slideshow widget

Sunday, June 19, 2011

Dignity, mercy and self worth

A man without dignity, mercy or a feeling of self worth isn't much of a man. Doing the same monotonous thing all day long, and not being allowed to use your noggin, can quickly take away a mans dignity, mercy and feeling of self worth.

First for some definitions:

Dignity: A feeling of worthiness

Mercy: A feeling of self control

Self worth: self esteem; a favorable impression of one's self

In fact, loss of these is one of the first real consequences Henry Ford had realized regarding the thousands of jobs he had created. He worked hard to create jobs for people, and he was proud of this. Now his goal had shifted from creating jobs to improving morale.

After some intense brainstorming sessions with his team, he decided to make it worth any man's effort to endure the monotony of doing the same thing all day on his assembly line. He decided that every man who works for him will earn twice the income ($5 a day back then) of any man who works for any other factory.

Likewise, he decided that he would limit work days to eight hours per day. This was significant, because most jobs back then required a man to be at work as much as 12 and even 16 hours per day and seven days a week. Ford limited the work week to five days.

This was great for family life. If made it possible for men working for him to feed their families and even provide some luxury to their wives and kids, buy a nice home and furniture, and have some time each day to spend with them. The job was demoralizing, but he made it worth it.

As I learned about this on MSNBC Biography of Henry Ford, I had to jump out of my chair, even at the expense of waking my 4 month old boy up, because I couldn't help but to think that this loss of dignity, mercy and self worth was a consequence of respiratory therapists not being able to use their education and experience to do what they think is best for the patients.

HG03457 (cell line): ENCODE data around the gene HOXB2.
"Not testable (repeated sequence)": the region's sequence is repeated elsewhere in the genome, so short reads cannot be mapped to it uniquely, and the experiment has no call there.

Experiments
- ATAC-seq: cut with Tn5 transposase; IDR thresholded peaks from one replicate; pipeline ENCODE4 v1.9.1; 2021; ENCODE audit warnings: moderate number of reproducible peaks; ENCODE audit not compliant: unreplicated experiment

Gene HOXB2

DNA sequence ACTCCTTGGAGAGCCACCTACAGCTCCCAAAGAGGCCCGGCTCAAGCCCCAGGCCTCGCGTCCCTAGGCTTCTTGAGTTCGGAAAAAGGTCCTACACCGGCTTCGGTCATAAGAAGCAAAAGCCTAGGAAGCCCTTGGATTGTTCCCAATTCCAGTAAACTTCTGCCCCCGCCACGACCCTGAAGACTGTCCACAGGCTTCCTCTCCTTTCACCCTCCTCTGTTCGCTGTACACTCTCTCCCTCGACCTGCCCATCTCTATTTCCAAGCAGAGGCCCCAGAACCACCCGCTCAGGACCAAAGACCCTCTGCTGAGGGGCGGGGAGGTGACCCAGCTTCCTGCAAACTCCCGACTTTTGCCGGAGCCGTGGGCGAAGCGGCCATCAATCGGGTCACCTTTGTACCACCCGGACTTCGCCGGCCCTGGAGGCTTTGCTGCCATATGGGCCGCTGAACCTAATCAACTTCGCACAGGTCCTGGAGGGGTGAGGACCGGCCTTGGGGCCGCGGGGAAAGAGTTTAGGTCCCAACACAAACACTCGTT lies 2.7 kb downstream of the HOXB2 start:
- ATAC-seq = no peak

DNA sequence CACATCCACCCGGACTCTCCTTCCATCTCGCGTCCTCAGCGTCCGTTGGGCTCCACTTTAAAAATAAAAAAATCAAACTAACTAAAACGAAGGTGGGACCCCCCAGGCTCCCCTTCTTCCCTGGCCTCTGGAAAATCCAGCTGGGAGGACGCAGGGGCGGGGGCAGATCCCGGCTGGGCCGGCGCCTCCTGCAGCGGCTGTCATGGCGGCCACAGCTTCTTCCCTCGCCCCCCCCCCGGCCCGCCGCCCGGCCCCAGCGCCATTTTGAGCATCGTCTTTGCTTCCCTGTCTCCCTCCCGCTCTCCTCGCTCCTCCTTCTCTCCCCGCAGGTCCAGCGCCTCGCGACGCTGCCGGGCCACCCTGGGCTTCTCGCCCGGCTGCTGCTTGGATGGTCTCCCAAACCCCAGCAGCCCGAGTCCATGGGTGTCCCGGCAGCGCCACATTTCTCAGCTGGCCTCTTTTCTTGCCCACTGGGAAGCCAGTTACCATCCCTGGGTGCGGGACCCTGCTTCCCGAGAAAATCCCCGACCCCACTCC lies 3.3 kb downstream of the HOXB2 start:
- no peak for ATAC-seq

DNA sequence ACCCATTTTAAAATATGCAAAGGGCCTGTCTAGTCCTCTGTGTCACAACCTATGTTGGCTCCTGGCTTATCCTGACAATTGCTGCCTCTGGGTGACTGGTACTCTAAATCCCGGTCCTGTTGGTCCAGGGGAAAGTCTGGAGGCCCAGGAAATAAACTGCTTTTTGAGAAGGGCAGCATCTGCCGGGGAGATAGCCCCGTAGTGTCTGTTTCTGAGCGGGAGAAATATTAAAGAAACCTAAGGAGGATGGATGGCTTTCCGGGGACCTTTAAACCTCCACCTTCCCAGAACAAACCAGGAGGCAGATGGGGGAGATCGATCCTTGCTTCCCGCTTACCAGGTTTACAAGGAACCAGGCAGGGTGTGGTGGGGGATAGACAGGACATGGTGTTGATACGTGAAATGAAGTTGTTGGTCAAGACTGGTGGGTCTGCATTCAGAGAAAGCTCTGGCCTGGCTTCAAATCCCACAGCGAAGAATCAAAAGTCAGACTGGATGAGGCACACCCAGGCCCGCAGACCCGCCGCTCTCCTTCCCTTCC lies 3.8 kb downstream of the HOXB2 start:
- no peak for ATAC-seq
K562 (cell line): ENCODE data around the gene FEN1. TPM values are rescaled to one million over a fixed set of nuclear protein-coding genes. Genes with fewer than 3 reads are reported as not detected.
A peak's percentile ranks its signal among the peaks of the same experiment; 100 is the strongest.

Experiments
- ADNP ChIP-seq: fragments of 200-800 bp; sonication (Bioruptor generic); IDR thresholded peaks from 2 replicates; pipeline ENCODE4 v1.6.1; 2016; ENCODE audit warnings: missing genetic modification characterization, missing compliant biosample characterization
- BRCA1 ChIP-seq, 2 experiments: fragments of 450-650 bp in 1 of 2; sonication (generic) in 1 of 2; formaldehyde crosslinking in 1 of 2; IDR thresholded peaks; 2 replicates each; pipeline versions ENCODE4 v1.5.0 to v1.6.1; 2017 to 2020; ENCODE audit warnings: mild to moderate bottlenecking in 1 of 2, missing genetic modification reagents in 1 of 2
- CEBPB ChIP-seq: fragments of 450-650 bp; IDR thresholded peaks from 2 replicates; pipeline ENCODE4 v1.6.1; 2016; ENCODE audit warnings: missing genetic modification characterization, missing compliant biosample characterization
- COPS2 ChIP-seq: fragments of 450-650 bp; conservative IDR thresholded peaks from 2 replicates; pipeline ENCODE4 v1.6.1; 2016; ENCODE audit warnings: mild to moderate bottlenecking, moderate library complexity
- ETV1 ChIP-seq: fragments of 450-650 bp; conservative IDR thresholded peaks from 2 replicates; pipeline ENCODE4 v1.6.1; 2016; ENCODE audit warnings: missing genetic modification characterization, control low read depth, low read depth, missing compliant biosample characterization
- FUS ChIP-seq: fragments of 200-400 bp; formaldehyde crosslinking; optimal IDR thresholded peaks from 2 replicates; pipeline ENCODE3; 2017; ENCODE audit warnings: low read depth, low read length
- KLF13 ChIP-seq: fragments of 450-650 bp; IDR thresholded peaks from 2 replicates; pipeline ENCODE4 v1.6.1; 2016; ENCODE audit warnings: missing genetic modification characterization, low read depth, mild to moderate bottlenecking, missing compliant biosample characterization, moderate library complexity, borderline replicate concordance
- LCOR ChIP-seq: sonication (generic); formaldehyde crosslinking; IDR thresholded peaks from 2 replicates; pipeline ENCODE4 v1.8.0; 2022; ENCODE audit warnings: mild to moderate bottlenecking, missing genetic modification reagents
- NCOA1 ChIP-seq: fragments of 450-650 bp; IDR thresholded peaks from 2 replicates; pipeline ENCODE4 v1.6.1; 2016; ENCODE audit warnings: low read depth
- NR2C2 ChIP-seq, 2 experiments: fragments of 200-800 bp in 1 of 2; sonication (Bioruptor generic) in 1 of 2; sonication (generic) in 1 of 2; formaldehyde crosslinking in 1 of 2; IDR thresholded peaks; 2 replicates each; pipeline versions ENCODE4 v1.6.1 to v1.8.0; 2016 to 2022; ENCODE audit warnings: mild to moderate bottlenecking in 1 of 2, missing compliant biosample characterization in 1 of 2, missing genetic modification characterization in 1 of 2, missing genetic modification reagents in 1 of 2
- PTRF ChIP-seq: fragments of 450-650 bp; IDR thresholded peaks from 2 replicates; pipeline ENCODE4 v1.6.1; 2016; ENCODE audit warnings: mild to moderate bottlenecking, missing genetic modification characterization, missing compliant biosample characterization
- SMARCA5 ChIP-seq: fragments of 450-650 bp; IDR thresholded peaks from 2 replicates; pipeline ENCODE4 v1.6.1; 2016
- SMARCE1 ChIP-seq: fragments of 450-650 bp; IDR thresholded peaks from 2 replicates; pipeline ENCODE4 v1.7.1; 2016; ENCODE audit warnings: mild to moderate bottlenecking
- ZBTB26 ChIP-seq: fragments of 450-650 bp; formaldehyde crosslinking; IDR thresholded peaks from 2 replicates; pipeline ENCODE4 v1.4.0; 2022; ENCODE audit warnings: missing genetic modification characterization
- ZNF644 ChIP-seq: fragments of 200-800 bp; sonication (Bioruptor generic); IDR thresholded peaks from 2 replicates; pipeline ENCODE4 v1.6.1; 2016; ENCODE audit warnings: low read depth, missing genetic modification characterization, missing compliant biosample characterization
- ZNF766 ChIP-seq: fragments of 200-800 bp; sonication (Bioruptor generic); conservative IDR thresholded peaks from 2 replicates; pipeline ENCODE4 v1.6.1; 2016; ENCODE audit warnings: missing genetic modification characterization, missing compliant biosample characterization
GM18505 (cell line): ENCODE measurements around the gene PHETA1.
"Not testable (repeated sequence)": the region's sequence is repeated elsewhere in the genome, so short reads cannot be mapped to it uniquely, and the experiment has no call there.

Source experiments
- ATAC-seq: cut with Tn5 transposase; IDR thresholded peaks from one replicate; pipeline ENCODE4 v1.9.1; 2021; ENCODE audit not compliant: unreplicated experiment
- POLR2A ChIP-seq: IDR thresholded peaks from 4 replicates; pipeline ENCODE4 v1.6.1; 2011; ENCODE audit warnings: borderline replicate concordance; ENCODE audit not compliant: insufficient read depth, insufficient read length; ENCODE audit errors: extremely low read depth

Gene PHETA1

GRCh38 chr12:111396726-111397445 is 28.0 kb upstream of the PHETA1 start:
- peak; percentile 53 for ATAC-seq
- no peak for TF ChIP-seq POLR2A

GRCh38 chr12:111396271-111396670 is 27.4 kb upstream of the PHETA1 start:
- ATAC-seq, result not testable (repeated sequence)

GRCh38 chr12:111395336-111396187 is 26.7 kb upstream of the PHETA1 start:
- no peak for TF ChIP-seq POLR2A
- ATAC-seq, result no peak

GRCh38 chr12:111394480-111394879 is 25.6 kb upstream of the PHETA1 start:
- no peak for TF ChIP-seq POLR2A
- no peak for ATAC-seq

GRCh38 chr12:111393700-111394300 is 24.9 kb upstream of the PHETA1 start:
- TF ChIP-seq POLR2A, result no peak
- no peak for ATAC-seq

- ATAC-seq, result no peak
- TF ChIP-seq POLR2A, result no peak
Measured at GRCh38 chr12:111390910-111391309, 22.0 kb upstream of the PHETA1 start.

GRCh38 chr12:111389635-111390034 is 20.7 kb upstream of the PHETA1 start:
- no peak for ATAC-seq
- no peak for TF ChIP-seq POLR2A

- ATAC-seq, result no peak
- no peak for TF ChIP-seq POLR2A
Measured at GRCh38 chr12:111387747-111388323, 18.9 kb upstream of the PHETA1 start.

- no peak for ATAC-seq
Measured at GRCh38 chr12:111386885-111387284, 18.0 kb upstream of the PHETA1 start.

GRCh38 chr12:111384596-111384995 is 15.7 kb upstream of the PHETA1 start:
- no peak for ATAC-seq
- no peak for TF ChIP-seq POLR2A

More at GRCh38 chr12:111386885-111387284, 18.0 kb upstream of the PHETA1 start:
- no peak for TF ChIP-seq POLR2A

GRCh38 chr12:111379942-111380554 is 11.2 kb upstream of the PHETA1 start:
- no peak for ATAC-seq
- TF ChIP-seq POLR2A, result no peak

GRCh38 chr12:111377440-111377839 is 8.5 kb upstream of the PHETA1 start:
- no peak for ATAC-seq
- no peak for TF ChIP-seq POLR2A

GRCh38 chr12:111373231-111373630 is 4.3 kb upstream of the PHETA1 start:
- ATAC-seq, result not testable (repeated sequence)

In essence, we RTs are at the mercy of doctors and sometimes even nurses. We are told to do a breathing treatment that we think is not needed. Heck, we are told to do many breathing treatments that we KNOW are not indicated. Yet we are not allowed to say anything, we just have do do them.

In the hospital we have order sets that go by the name of protocol. We basically do the same procedures for every patient admitted with a particular DRG. In essence, we treat every patient the same. No thought involved. In essence, working in a hospital as an RT or RN is no different than working on an assembly line.

Yet our bosses are unable to pay us more to make it worth our time. The result is loss of dignity, mercy, and self worth. The result is apathy among RTs.

Now I think being an RT is a great profession. Yet there will come a time when you will realize that much of what we do is the same old monotonous stuff day in and day out. We can do things like visit with patients, save a life here and there, give a useful treatment once in a while, yet other than that it's monotonous -- just like working on the assembly line.

Some hospitals have implemented protocols to remedy this problem. Protocols allow RTs to make decisions at the point when the care is needed. Yet even in hospitals where there are protocols doctors still over rule them. Some RTs are even afraid of the wrath of doctors, so they just do the treatments anyway.

So protocols don't resolve the problem. I had a friend email me once and he said that doctors don't want to believe that a person with an Associate's Degree could possibly know more than they do about something. Yet when it comes to the lungs, it is quite possible we DO know more than most doctors. Sorry, but it's true.

From the beginning of time every person on earth had a role in the family. The roles of each person shifted from society to society,

That was one of the first things Henry Ford realized after he had created the assembly line. He worked hard to create jobs for many, and he cared enough to

Henry Ford was a smart man. He created the assembly line

After he invented the assembly line that helped create the Ford Empire, he noticed that by doing the same monotonous job all day long he had taken away

Facebook Twitter

No comments: